From this post How to use ROW_NUMBER in the following procedure?

There are two versions of answers where one uses a sub-query and the other uses a CTE to solve the same problem.

Now then, what is the advantage of using a CTE (Common Table Expression) over a 'sub-query`(thus, more readable what the query is actually doing)

The only advantage of using a CTE over sub-select is that I can actually name the sub-query. Are there any other differences between those two when a CTE is used as a simple (non-recursive) CTE?

  • Derivative question with good discussion: stackoverflow.com/q/11169550/781695
    – user
    Dec 24, 2014 at 10:54
  • 11
    IMO, anyone who thinks a CTE is less readable that a gigantic blob of interwoven subqueries hasn't seen the garbage pile of confusing saw-teeth-shaped queries in use across the majority of enterprise data management systems. Large, non-trivial queries are typically dramatically easier to read later or by new eyes than subqueries, and at least in the case of Postgres magically perform much better in many cases. ([For reasons I have yet to understand[(stackoverflow.com/questions/33731068/…), as the opposite seems more likely.)
    – zxq9
    Nov 16, 2015 at 8:45

10 Answers 10


In the sub-query vs simple (non-recursive) CTE versions, they are probably very similar. You would have to use the profiler and actual execution plan to spot any differences, and that would be specific to your setup (so we can't tell you the answer in full).

In general; A CTE can be used recursively; a sub-query cannot. This makes them especially well suited to tree structures.

  • 1
    Sorry, I should have been more clearer in the my question. What would be the difference between CTE and Subquery in the context where CTE is used LIKE subquery?
    – dance2die
    Apr 1, 2009 at 19:22
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    @Marc Gravell: We can do more than that though, as the behavior of the profiler is not guaranteed, vs the behavior of the CTE, which is (in terms of evaluation).
    – casperOne
    Apr 1, 2009 at 19:32
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    Not sure how much this statement make sense for people looking at CTS and subquery difference - A CTE can be used recursively; a sub-query cannot. An example would have been great. Dec 28, 2017 at 10:43

The main advantage of the Common Table Expression (when not using it for recursive queries) is encapsulation, instead of having to declare the sub-query in every place you wish to use it, you are able to define it once, but have multiple references to it.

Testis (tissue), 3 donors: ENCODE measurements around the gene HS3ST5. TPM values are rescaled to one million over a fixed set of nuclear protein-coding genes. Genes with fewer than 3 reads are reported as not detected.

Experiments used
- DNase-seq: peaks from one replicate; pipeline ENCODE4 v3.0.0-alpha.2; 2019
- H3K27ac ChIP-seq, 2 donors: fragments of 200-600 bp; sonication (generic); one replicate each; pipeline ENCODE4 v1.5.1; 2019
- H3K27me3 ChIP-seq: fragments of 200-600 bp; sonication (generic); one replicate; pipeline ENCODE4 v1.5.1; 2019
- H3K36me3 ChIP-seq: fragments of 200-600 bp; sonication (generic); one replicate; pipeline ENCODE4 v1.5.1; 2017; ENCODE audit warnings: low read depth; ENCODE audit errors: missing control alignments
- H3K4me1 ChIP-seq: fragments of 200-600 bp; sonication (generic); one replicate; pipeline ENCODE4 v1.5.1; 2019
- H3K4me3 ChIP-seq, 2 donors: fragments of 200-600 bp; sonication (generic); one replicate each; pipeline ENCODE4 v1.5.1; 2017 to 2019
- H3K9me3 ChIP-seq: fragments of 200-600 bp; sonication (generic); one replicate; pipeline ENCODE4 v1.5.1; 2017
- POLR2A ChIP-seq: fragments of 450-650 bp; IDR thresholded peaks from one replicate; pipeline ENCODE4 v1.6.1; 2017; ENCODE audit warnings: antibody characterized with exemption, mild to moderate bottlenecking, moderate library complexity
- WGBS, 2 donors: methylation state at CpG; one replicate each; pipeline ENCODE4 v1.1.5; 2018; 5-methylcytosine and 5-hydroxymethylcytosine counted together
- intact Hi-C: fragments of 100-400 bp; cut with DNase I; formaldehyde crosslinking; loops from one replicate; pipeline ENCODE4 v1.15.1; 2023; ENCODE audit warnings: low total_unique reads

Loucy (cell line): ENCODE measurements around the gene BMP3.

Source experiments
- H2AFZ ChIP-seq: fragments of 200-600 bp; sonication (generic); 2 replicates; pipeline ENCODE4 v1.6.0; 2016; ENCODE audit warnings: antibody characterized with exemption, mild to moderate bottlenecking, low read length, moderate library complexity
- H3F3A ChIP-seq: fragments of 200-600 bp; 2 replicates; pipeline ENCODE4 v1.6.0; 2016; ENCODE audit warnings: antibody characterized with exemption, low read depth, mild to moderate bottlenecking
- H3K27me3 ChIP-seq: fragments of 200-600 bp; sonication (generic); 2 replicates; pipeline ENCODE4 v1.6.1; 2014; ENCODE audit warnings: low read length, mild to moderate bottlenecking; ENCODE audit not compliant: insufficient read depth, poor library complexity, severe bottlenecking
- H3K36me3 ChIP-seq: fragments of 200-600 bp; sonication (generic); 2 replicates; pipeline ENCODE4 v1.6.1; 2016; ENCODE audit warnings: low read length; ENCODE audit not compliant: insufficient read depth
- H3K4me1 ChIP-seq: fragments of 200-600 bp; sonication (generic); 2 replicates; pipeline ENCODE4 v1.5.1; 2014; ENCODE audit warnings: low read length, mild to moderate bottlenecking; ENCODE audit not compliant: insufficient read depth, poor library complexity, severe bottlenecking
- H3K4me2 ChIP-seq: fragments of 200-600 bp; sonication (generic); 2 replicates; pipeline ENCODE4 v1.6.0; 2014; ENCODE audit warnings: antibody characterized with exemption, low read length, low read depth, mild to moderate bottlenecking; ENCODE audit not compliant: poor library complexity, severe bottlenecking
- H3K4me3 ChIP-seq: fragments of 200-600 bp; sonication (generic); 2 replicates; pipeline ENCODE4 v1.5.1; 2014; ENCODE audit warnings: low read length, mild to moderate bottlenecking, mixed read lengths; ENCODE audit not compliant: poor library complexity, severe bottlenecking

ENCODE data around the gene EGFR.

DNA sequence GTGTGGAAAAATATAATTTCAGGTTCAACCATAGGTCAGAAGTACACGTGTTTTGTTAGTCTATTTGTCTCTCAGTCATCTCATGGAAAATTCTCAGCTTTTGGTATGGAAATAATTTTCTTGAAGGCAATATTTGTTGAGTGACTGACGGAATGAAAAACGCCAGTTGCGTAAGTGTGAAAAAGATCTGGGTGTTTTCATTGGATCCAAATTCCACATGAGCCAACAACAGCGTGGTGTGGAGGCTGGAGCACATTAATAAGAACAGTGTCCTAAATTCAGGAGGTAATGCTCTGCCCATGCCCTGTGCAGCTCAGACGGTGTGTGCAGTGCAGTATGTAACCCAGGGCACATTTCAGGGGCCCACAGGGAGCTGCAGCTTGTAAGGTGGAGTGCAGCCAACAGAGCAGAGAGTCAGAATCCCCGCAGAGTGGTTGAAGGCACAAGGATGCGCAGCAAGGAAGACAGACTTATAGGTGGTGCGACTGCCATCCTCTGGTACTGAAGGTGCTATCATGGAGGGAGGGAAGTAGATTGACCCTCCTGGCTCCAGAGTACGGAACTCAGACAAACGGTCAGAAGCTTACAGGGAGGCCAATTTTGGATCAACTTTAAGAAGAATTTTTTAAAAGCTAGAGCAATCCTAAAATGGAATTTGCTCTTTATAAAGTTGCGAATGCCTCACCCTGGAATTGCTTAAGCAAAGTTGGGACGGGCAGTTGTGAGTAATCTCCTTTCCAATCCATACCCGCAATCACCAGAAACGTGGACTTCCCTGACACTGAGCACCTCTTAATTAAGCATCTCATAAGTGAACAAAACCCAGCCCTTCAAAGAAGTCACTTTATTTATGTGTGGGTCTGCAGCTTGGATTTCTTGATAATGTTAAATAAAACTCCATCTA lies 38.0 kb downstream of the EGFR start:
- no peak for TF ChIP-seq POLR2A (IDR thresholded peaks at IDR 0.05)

However, this does not mean that it is executed only once (as per previous iterations of this very answer, thank you to all those that have commented). The query definitely has the potential to be executed multiple times if referenced multiple times; the query optimizer ultimately makes the decision as to how the CTE should be interpreted.

  • 1
    "Think of a CTE as a temp table variable" does that mean CTE is stored in disk or in memory?
    – dance2die
    Apr 1, 2009 at 19:26
  • 1
    You cannot use the CTE or subquery in multiple queries, by definition. I'm pretty sure that the optimizer handles the subquery the same way it would handle the CTE (evaluating the result set only once, regardless of how many times it is used within the 1 query)
    – AlexCuse
    Apr 1, 2009 at 19:28
  • @AlexCuse: I think I've clarified the context of the CTE enough, but I added more to try and clarify more.
    – casperOne
    Apr 1, 2009 at 19:31
  • @AlexCuse: There is also no implication that the CTE or subquery can be used in multiple places. The difference between the CTE and optimizer though is that the behavior of the CTE is guaranteed, whereas the behavior of the optimizer is not.
    – casperOne
    Apr 1, 2009 at 19:31
  • and I will concede that there could be some edge cases where the optimizer chokes and the subquery is evaluated more than once, I have not run into any though. Then again, I use CTE's wherever I can ;)